On November 12, the day before the attack on Paris, ISIS committed a horrific terrorist attack on innocent citizens of Beirut. Like the Paris attack, it was coordinated and commanded by ISIS. Like the Paris attack, it was executed by a cell of terrorist suicide bombers. Like in Paris, a manhunt ensued to find a network of planners and associates behind the bombers, and the Lebanese authorities have arrested nine people for suspected involvement in the attack. The two tragedies, one in Paris and the other in the largely French-speaking city once known as the "Paris of the Middle East," were remarkably similar. The most significant difference between the two attacks was the relative severity; the Beirut attack was far worse than the attack on Paris. Were the same proportion of the French population killed as in the Lebanon attack, Paris would have suffered 635 deaths. In fact, the attack exceeded the deadliness of 9/11 in terms of the proportion of citizens killed. The same magnitude of attack would have claimed almost 3,100 New Yorkers’ lives.
But according to news coverage in the West, those Lebanese lives effectively don’t matter. FAIR's Jim Naureckas points out the striking disparity in coverage in the New York Times, which was generally reflective of the wider news media's response. But it's not fair to only blame the press; the public appetite for Paris news seemed insatiable. Even those of us who consider ourselves enlightened and proudly attentive to uninterrogated biases--in which camp I like to include myself--couldn't help but be swept up in it, unwittingly revealing what really matters to us, whose lives we value. We say “Black Lives Matter” because black deaths at the hands of police don’t register in the national conscience to any degree commensurate to their tragic significance. The protest movement’s slogan is a dire appeal for black life to be valued as fully as white life is. In a country at whose founding black inhabitants were considered three-fifths of a person, if not simply animals, black citizens in 2015 still fight to be considered fully human.
But another dark dimension of the Black Lives Matter moment is the assumption that the dead deserve their fate. That’s made explicit in failures to indict or convict in the legal system and more implicit in the court of public opinion with the now-predictable conservative reaction of presenting posthumous evidence of the slain citizen’s moral failings or latent danger. That’s why a boyish photo of Trayvon Martin or Michael Brown is countered with a “scary”- and more “black”-looking visage from conservatives; the battle is to determine the character of the victim as much as the circumstances at the time of the killing. Wearing a hoodie or sagging pants--that is, the mere superficial participation in a culture--might become entered as evidence in the national popular litigation. Notions of generalized guilt can influence opinion as much as the matter of precise and particular guilt or innocence of the victim at the moment of his death. A preponderance of cultural guilt applied posthumously to the victim can make his innocence at the moment of his execution immaterial. Thankfully, Black Lives Matter has emerged to combat this vestige of the country’s original sin.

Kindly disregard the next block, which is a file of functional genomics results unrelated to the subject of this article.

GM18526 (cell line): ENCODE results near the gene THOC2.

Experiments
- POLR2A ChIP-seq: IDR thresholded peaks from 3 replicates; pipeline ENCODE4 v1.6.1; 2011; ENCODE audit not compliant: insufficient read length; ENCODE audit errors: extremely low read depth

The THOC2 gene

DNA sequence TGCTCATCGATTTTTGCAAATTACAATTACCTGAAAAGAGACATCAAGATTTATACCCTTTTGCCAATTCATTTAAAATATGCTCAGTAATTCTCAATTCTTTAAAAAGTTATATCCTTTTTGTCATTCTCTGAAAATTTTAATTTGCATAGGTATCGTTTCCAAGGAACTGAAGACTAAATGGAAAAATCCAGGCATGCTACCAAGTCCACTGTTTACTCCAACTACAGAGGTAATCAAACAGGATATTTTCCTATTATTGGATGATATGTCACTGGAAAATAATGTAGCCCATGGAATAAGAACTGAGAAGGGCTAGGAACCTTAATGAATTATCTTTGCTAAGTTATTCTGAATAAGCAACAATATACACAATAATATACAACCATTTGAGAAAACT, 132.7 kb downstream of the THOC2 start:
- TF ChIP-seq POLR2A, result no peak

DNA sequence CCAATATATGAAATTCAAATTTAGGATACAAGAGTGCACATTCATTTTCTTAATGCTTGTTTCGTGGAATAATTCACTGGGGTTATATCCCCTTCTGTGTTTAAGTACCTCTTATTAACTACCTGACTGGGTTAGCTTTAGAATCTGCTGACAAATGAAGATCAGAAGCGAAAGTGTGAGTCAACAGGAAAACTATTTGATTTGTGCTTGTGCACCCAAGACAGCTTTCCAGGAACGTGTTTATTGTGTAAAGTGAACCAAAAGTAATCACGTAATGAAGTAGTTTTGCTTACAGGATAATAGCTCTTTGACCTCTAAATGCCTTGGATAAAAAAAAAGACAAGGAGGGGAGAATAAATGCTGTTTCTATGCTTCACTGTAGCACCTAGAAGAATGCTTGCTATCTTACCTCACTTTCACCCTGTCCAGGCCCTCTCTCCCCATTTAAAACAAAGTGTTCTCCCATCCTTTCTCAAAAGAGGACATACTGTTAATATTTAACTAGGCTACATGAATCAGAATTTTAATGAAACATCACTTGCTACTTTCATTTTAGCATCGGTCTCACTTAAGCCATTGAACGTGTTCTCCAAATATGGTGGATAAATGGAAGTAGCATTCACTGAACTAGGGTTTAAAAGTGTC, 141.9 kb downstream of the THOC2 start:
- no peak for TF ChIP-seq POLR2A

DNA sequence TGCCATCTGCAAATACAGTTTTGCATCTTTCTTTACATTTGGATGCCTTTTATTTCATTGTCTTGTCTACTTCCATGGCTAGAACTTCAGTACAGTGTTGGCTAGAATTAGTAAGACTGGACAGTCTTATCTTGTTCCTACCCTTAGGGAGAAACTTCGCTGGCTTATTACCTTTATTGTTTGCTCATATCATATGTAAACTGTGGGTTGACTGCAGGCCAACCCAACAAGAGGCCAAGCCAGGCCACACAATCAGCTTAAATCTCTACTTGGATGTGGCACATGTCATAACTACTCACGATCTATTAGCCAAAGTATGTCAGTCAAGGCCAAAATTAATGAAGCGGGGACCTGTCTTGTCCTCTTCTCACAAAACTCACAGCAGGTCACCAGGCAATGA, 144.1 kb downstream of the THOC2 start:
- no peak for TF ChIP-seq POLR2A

Similarly, a call of “Arab Lives Matter” should accompany the disregard for an attack like the one in Beirut. To casually ignore an attack 500 percent more deadly, per capita, than the Paris slaughter, committed by the very same organization, is racist, to be sure; but it’s also to imply that Lebanese victims deserve the violence in a way that the French don’t. Like an American black boy killed by police, the character of the Beirut neighborhood immediately became a battleground. The initial New York Times headline needlessly described the slaughter of innocents as occurring in a “Hezbollah Stronghold,” while those more concerned with maintaining the full humanity of the victims objected, eventually pushing the Times to alter its description. The Paper of Record reflexively assigned a certain guilt to the victims.
Meanwhile, after the Paris attack, the French were not similarly described as “Libya Invaders,” despite their primary role in the 2011 invasion, or as long and brutal colonizers of Muslim countries, or as the country that controlled Syria after the First World War. Because that would have been wrong; no Parisian victim deserved to die for her country’s thorough involvement in Muslim lands.
So while many recoil at Republican presidential candidates and GOP governors who leap to an assumption of guilt on the part of Syrian refugees, our collective obsession with the Paris attack signals a readiness to understand a certain naturalness to the attack in Beirut. We see it as something alien and foreign to Paris but something endemic to Lebanon, despite the Paris attackers being mostly (if not all) French and the Lebanese attackers being almost exclusively Syrians. But that’s where many start tacitly scrambling distinctions with abandon, imagining the French terrorists to be foreign and the Lebanese attackers to be natural to that environment. Our especial compassion only makes sense if we believe the victims in Paris being less deserving of the violence. The narrative of Islam-as-violent is at work in the rhetoric of Jeb Bush and Ted Cruz and Republican governors, but so too does it inform the way we’ve mourned Paris and forgotten Beirut.